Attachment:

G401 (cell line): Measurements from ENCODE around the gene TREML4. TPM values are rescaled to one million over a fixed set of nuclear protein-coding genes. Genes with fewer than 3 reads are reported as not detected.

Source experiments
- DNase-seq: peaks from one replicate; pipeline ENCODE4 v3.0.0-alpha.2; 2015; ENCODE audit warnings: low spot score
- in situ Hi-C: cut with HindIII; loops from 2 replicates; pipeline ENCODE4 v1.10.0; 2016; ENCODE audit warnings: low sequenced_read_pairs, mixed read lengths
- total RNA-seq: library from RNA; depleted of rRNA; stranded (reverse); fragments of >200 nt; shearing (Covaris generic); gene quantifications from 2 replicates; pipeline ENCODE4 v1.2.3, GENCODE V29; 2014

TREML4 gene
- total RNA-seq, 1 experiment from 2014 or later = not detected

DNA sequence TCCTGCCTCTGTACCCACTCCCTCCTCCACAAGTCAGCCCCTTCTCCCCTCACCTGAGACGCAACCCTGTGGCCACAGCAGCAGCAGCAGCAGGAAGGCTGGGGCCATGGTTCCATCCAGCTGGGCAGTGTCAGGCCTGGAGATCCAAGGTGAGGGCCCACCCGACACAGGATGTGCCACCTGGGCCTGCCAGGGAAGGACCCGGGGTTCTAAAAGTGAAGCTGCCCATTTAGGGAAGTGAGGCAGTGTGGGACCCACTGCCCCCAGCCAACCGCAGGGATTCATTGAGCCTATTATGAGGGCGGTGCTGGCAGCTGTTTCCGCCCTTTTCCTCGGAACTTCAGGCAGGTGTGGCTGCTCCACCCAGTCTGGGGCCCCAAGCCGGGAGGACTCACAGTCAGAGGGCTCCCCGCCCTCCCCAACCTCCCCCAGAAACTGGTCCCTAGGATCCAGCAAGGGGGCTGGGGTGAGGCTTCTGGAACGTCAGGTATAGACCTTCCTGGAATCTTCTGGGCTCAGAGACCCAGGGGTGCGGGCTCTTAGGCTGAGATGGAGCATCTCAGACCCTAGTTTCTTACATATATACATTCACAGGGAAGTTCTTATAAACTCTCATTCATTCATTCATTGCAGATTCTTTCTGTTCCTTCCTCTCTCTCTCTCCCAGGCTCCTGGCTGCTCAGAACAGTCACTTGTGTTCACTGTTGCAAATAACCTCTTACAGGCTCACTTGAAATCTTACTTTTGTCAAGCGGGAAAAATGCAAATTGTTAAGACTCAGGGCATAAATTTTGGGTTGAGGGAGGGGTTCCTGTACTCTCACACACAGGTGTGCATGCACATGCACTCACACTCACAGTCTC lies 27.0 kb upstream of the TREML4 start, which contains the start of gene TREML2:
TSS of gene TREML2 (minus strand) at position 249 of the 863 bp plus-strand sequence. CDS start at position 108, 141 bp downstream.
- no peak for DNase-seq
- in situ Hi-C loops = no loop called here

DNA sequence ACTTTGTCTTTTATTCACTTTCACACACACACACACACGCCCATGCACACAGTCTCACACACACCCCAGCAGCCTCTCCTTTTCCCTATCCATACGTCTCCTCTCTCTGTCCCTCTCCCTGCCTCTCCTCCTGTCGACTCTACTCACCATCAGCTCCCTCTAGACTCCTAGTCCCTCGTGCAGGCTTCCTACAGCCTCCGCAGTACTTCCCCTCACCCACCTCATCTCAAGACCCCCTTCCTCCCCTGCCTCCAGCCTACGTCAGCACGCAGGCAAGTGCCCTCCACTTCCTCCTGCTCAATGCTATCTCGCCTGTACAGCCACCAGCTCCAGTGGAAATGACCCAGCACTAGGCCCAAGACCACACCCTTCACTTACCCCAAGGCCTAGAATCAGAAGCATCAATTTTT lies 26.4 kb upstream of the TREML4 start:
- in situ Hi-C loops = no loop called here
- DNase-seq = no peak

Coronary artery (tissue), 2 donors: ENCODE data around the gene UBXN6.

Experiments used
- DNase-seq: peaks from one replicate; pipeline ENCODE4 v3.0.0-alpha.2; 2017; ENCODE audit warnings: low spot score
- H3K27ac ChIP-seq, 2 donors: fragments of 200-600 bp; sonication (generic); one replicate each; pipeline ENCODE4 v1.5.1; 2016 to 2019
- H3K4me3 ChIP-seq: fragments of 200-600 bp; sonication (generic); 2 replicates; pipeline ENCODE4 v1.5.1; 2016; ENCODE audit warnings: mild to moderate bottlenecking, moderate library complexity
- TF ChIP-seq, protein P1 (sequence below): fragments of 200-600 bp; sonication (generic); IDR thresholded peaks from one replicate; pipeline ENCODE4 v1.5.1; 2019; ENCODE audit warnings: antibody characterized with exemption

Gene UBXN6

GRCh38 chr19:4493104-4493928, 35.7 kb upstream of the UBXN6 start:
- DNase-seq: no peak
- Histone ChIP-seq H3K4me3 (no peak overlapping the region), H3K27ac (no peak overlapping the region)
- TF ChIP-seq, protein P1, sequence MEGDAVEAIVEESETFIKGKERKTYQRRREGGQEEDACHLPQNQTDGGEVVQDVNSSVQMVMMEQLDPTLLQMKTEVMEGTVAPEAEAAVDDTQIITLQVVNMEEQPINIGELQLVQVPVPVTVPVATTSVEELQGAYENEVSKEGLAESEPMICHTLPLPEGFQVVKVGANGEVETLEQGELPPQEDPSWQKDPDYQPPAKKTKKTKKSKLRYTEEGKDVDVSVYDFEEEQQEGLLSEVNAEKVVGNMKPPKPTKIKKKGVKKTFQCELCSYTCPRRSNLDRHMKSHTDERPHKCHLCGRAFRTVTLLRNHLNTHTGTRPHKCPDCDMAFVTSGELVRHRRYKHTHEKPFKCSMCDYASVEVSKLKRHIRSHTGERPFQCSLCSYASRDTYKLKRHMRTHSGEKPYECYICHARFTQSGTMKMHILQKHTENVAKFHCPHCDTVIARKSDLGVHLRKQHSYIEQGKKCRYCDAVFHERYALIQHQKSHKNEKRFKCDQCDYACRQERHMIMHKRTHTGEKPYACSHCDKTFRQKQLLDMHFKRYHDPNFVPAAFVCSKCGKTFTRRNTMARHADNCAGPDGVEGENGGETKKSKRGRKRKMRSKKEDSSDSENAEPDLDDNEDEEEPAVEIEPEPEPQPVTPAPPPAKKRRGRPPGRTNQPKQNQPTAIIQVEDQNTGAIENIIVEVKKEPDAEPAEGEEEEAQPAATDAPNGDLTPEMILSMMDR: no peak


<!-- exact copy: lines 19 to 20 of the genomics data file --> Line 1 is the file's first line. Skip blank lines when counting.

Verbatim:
- H3K4me3 ChIP-seq: fragments of 200-600 bp; sonication (generic); 2 replicates; pipeline ENCODE4 v1.5.1; 2016; ENCODE audit warnings: mild to moderate bottlenecking, moderate library complexity
- TF ChIP-seq, protein P1 (sequence below): fragments of 200-600 bp; sonication (generic); IDR thresholded peaks from one replicate; pipeline ENCODE4 v1.5.1; 2019; ENCODE audit warnings: antibody characterized with exemption